The remains of U.S. Army Staff Sergeant Michael Aiello arrived at St. Louis Lambert International Airport on Wednesday afternoon, before being brought back to his hometown of Springfield, Illinois where he will be buried with proper U.S. military honors.
Sgt. Aiello has been MIA/KIA (missing in action/killed in action) since World War II. He was killed in battle during Operation Market Garden in the Netherlands on September 30, 1944. Although it was known he died in the battle, his body was never identified, which is why he was also MIA.
The Aiello family, who calls their loved one "Uncle Mike" has always been hopeful he would return someday, and that day finally came on Wednesday.
"His brothers that survived him never knew what happened so its great closure to the family," said Brian Aiello, the great-great nephew of Sgt. Aiello.
When caskets of U.S. soldiers return home, it's usually a sad day, but for this family, it was more of a celebration because they've been waiting 73 years for their Uncle Mike to come home.
"A lot of family members who didn't serve are feeling a sense of pride for all veterans who have served," said Brian Aiello.
About eight years ago, the U.S. Department of Defense began contacting the Aiello family about a set of remains found in the Netherlands.
"He was buried in a grave titled as 'Unnamed Soldiers' in the National Cemetery in the Netherlands. They kept coming back and did all the forensics and were able to widdle it down to 60 people and then down to three people, and that's when the family got involved in DNA testing," said Brian Aiello.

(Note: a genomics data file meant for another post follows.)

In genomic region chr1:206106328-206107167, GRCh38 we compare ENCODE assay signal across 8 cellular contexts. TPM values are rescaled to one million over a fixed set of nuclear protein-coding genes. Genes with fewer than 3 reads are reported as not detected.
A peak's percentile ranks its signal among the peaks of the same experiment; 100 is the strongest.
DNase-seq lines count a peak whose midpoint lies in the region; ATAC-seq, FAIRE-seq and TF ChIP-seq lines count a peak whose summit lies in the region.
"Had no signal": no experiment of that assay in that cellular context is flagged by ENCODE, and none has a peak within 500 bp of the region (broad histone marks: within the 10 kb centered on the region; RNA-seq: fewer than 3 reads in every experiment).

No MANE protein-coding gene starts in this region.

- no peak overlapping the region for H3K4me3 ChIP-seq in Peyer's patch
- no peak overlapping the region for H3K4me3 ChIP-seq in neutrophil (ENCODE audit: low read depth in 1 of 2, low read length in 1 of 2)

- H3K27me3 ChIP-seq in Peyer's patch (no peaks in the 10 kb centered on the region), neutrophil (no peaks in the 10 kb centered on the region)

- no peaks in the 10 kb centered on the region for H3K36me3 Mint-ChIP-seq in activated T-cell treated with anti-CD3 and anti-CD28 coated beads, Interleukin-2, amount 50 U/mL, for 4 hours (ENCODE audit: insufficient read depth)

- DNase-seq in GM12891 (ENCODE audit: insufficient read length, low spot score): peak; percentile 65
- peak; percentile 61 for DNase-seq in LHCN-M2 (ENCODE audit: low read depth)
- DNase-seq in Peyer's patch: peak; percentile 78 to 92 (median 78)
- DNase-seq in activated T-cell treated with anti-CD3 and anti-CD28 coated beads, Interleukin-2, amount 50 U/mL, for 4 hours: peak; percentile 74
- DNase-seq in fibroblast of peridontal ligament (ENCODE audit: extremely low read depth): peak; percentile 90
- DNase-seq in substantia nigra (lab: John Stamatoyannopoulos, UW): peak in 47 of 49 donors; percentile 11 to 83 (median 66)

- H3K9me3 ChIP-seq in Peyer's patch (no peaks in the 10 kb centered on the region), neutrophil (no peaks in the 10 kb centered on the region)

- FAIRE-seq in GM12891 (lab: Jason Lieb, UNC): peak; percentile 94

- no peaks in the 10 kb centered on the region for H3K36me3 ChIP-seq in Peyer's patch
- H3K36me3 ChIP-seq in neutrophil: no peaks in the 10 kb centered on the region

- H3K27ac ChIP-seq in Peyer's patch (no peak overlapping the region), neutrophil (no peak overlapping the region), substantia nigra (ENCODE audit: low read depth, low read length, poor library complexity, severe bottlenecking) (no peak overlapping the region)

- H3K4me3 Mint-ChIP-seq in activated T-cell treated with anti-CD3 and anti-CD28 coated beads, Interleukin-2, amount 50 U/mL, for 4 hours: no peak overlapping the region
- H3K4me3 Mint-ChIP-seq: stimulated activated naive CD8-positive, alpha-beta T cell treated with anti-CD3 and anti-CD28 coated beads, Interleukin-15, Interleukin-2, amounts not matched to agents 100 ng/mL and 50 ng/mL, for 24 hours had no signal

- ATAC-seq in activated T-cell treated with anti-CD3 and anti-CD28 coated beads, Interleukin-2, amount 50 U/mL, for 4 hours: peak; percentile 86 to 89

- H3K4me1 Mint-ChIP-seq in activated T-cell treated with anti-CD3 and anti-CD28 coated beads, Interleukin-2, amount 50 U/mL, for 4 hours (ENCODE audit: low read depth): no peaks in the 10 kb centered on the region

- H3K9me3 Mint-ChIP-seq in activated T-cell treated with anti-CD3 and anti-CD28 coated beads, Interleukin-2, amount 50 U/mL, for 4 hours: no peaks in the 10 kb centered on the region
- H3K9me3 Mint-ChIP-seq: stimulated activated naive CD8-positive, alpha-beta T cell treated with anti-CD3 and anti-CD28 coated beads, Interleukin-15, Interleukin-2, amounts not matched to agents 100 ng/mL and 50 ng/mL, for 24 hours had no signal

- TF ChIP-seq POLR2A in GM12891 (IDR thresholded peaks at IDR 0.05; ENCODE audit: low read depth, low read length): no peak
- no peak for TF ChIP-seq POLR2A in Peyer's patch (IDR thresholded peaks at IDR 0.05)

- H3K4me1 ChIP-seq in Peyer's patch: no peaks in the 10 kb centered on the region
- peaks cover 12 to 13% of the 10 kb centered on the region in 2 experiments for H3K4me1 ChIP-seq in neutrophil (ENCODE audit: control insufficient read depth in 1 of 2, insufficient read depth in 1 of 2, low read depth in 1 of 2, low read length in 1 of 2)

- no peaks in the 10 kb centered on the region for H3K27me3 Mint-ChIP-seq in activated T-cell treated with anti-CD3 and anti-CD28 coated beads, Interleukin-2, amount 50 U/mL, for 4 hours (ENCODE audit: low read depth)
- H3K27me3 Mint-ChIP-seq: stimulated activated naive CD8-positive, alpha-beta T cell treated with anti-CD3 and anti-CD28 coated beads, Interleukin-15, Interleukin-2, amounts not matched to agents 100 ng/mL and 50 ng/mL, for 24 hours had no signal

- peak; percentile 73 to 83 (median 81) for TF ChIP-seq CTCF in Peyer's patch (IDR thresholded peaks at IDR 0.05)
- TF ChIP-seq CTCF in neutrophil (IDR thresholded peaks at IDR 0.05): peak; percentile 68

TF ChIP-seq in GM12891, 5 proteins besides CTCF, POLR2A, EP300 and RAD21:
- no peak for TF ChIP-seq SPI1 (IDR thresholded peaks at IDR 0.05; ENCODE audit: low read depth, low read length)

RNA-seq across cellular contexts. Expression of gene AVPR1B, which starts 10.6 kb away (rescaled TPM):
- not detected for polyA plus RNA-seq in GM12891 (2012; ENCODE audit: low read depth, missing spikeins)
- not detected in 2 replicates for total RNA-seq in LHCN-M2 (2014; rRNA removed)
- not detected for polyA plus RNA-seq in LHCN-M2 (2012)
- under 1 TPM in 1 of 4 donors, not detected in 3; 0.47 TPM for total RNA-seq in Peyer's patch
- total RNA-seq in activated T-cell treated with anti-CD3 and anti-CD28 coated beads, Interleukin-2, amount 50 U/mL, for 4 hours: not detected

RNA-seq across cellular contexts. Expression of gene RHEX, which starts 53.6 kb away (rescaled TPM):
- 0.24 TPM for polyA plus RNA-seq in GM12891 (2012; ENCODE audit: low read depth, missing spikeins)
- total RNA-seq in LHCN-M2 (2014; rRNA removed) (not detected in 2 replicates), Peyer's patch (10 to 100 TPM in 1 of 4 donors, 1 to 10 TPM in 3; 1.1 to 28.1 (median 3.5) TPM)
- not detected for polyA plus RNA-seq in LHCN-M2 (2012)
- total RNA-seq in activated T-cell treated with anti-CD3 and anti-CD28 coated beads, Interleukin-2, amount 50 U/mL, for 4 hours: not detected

The remains were confirmed as Staff Sgt. Michael Aiello's in May 2017.
The Aiello family is full of more gratitude than sadness.
"Very thankful to the government for never giving up and bringing him back," said Brian Aiello.
The Illinois Patriot Guard and Staab Family Funeral home were alongside the remains as they made a procession back to Springfield, Illinois.
Staff Sgt. Aiello was born on July 10, 1909, in St. Louis. He was the youngest of 16 children. In 1912, he moved with his family to Sherman, Ill. to attend grade school. He eventually moved to Springfield with his family to work until he joined the U.S. Army. He was 35-years-old when he died. He was not married and did not have any children.
The funeral will be open to the public at Camp Butler National Cemetery in Springfield at 10 a.m. on Saturday, October 28.
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